In the new study, Qureshi's team analyzed  data on 4,435 Americans, aged 30 to 75, who took part in the federal  government's second National Health and Nutrition Examination Study,  which ran from 1976-1980. According to the data in the survey, 2,435 of  the participants either owned a cat or had owned a cat in the past,  while the remaining 2,000 had never done so.
Qureshi's team then tracked rates of death from all causes, including heart and stroke.
Cat  owners "appeared to have a lower rate of dying from heart attacks" over  10 years of follow-up compared to feline-free folk, Qureshi said.
The  magnitude of the effect -- a 30 percent reduction in heart attack risk  -- "was a little bit surprising," he added. "We certainly expected an  effect, because we thought that there was a biologically plausible  mechanism at work. But the magnitude of the effect was hard to predict."
Qureshi  -- proud owner of his own feline, Ninja -- stressed that dogs probably  would bring people the same kind of benefit, but the numbers of dog  owners in the study wasn't big enough to count statistically.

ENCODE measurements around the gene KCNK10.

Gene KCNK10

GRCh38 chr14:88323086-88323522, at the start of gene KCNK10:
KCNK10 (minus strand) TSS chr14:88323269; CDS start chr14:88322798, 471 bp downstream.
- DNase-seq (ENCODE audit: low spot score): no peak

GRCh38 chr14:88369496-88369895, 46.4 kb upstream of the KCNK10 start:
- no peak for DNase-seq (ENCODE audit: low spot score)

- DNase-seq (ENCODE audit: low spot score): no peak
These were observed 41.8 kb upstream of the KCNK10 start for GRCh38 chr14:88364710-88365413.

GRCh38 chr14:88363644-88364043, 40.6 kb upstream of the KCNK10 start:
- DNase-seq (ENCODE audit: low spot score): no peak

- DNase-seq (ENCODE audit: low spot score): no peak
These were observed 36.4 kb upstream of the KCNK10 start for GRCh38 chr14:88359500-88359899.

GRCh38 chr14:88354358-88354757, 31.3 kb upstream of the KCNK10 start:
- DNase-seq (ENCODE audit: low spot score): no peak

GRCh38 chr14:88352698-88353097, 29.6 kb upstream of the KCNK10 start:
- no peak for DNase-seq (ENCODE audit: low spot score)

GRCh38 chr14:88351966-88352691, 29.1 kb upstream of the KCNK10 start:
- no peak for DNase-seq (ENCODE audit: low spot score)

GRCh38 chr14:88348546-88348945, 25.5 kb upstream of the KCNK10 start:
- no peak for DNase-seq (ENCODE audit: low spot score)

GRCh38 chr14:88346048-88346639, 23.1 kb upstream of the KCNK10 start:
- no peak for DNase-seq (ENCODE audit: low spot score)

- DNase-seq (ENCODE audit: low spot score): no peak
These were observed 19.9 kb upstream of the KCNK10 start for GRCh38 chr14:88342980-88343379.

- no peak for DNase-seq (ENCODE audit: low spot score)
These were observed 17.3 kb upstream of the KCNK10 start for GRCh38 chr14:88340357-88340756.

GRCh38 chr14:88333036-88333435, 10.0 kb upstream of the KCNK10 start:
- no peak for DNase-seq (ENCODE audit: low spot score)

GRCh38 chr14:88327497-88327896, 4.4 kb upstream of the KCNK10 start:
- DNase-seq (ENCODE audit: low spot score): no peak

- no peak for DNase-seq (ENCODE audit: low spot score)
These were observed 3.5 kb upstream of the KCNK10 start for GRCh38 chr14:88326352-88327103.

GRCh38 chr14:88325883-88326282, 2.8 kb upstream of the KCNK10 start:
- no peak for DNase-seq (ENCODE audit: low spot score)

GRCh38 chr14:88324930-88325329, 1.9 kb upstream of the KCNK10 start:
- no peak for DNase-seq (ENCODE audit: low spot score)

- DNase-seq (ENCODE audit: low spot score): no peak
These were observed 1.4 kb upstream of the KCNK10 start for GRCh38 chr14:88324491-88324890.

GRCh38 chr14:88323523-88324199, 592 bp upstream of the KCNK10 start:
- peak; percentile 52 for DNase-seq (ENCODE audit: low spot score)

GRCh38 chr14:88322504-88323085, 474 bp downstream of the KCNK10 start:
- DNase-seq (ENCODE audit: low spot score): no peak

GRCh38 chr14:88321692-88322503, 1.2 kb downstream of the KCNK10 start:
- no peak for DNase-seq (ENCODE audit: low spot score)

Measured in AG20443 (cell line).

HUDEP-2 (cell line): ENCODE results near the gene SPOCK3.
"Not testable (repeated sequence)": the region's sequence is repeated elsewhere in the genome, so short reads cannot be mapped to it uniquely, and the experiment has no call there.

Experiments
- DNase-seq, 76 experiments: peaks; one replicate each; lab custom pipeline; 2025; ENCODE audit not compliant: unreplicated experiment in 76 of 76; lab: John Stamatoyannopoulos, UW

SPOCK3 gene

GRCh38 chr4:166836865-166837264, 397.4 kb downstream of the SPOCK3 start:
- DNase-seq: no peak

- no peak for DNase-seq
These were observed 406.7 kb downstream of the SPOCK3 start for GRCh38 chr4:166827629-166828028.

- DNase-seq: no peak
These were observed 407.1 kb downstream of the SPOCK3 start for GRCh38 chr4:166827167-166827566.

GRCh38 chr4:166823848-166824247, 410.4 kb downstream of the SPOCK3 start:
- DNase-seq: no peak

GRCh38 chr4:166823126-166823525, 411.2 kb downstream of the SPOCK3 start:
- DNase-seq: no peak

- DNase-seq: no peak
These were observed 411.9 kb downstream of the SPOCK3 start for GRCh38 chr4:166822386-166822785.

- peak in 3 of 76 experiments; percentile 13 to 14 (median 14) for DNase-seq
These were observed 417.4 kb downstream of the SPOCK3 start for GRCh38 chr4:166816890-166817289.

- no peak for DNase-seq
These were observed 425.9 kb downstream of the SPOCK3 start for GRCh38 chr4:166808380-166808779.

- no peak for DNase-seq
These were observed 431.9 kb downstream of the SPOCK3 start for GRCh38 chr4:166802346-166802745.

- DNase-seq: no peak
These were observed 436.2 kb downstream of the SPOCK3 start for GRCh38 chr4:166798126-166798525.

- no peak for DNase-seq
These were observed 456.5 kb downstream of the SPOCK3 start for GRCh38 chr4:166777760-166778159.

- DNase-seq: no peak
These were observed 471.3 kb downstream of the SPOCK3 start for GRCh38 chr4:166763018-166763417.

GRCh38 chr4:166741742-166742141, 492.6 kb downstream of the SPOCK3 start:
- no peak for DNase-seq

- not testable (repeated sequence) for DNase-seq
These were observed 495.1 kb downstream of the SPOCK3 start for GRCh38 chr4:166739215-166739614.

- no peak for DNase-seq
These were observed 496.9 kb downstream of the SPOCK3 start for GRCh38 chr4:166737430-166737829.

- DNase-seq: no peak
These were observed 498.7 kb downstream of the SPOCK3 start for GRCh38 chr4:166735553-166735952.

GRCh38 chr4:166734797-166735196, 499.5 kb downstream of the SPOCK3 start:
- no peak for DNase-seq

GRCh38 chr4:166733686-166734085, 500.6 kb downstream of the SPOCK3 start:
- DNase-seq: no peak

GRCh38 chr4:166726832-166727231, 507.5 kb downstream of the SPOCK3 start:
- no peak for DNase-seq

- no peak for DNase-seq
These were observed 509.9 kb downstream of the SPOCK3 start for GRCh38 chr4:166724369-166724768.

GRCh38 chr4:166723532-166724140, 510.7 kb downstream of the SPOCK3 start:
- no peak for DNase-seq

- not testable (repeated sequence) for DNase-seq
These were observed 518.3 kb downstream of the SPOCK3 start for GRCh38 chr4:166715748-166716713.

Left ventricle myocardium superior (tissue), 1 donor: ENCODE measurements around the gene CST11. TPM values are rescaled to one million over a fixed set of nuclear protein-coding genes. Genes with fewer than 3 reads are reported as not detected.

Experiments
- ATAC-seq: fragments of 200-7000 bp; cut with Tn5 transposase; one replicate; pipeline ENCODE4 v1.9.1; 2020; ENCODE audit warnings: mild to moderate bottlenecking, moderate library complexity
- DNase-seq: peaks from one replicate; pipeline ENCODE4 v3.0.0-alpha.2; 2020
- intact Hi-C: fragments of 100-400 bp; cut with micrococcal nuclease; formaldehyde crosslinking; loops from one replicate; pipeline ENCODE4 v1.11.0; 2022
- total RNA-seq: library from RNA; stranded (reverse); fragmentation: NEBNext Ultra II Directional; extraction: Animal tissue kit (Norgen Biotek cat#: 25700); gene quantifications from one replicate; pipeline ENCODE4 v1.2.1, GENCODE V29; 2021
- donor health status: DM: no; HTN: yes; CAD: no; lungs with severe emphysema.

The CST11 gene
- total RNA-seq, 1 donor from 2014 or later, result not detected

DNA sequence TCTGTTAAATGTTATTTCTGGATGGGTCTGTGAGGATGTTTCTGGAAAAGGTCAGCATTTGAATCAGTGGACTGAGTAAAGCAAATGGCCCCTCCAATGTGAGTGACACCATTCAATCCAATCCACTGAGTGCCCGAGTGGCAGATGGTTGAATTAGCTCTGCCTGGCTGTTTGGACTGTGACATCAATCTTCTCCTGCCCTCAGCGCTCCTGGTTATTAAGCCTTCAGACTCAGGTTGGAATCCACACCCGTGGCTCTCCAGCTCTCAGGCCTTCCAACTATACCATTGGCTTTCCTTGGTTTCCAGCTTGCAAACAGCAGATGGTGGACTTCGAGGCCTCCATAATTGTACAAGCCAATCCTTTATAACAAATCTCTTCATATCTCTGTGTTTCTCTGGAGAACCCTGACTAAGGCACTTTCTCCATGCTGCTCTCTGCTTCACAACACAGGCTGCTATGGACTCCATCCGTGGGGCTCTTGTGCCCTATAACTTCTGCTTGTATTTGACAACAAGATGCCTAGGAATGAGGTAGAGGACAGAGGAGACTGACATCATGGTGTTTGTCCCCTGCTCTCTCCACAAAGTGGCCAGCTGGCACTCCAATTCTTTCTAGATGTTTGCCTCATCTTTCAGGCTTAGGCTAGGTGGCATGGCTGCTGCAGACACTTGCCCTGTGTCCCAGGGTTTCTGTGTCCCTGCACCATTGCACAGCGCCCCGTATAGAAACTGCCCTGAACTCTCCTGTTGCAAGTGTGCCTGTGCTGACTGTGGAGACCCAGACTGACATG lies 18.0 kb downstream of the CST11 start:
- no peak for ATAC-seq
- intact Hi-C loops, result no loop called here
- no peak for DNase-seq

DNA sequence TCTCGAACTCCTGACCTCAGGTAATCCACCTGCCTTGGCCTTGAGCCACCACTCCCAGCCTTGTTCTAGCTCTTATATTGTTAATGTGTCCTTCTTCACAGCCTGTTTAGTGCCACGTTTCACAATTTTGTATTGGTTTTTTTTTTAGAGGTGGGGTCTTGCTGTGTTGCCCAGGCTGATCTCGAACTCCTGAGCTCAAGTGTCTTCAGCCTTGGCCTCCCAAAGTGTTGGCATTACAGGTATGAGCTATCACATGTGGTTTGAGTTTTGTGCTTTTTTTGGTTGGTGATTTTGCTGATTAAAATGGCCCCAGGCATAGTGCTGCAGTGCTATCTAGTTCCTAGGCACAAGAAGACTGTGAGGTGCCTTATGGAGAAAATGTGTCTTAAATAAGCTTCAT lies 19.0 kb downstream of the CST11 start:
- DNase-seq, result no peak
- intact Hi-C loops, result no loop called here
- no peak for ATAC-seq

Kathie  Cole, a clinical nurse at the UCLA Medical Center and School of Nursing  and the lead author of the 2005 dog-and-heart-failure study, said she  wasn't surprised by the Minnesota findings.
"I would be inclined to  think that any animal that is perceived as meaningful to a person in a  positive way would have health benefits," Cole said. She pointed to  multiple studies that have found that animal companions "have a calming  effect in regard to mental stressors."
Both researchers believe pet  ownership should be perceived as a low-cost, low-risk medical  intervention that can potentially save or extend lives, especially for  the elderly. "The problem right now is that so many apartment buildings  or nursing homes aren't allowing animals in," Cole said. "That's the  problem I see from a community standpoint."
Qureshi agreed that cats, dogs or other pets may bring tangible medical benefits to owners.
"This  opens a whole new avenue or intervention that we hadn't looked at  before, one that can be made at the public level," he said. And unlike  drugs or surgery, pet ownership "doesn't appear to have any risks to  it," he added.

There's information on responsible pet ownership at the American Veterinary Medical Association  

ATTENTION!!! NO COLOR POINT, LYNX COLOR KITTENS

 WERE BORN OR PLAN TO be born

THE PRIMARY COLORS ARE:  MACKERELLTABBY, MAC TABBY, BROWN TABBY WITH OR WITHOUT MACKERELL, BLACK TABBY WITH WHITE, RED TABBY (BOYS ONLY) 

  kittens colors